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Domainers immune from the lockdown bump?

Kevin Murphy, July 30, 2020, 17:27:13 (UTC), Domain Sales

While the can be little doubt that the domain industry saw a boost in the second quarter due to the impact of coronavirus lockdown mandates, the same may not be true for those playing in the secondary market.

Data out from Escrow.com last night shows the weakest quarter for secondary market sales since the company started publishing its data two years ago, with average prices and overall sales volume down.

The company, which acts as a trusted intermediary for domain transfers, said it processed $55.2 million of sales in Q2, down from $85.8 million in the first quarter.

All of the primary geographical markets saw a decline apart from Hong Kong, with the US suffering the worst dip.

The US obviously has taken the biggest dose of the virus and has little in the way of a social safety net, so it’s perhaps not surprising that buyers are being more cautious with their cash.

The declines fly in the face of data and commentary from the primary market, where registries and registrars have generally been seeing unexpected boosts to sales as lockdown-impacted small businesses rush online.t

It’s tempting to speculate that while the virus has created more customers for domain names, fears over the incoming recessions have made buyers less likely to want to splash out on a premium domain.

Escrow.com said that the median price of a domain name without associated content dropped from $3,000 to $2,500 in the quarter.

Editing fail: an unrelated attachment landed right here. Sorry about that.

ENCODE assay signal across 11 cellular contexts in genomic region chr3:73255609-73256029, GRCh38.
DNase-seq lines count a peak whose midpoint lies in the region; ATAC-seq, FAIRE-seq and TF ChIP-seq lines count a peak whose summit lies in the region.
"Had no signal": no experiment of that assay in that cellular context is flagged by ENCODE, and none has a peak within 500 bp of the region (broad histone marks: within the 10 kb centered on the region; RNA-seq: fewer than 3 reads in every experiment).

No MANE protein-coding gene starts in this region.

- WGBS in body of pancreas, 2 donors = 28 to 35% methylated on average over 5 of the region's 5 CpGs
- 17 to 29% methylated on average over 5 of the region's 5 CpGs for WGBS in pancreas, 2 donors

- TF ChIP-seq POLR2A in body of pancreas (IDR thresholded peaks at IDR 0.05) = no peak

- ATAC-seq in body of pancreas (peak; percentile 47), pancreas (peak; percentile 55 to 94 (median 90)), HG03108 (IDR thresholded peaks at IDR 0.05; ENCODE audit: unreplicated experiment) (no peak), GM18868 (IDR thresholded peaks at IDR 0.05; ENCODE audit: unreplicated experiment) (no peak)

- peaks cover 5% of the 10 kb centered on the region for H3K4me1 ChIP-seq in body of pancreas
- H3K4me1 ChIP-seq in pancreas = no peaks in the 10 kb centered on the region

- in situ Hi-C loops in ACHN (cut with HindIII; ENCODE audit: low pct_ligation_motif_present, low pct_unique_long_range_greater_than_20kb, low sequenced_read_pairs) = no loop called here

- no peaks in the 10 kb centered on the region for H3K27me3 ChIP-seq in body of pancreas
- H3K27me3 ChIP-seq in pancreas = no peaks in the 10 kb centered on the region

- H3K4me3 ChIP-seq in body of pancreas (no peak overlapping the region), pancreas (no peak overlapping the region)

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Comments (2)

  1. Kevin
    I’d suspect that there’s been less money for aftermarket purchases.
    A lot of the small businesses we’ve seen registering domains over the last couple of months are either branching out or second sources of income for people impacted by lockdown etc., They wouldn’t have the cash to pay 4+ figures for an aftermarket domain
    We’ve also seen quite a few existing businesses pivoting to offer products and services both during lockdown and for the re-opening.
    Michele

  2. Rubens Kuhl says:

    In our aftermarket process, average value decreased to half in March but got back to its normal value in April. May and June actually saw increases in the order of 50% compared to historic figures, with July returning to historic trends.

    And this is from a country that is been heavily affected by C19.

Leave a Reply to Michele Neylon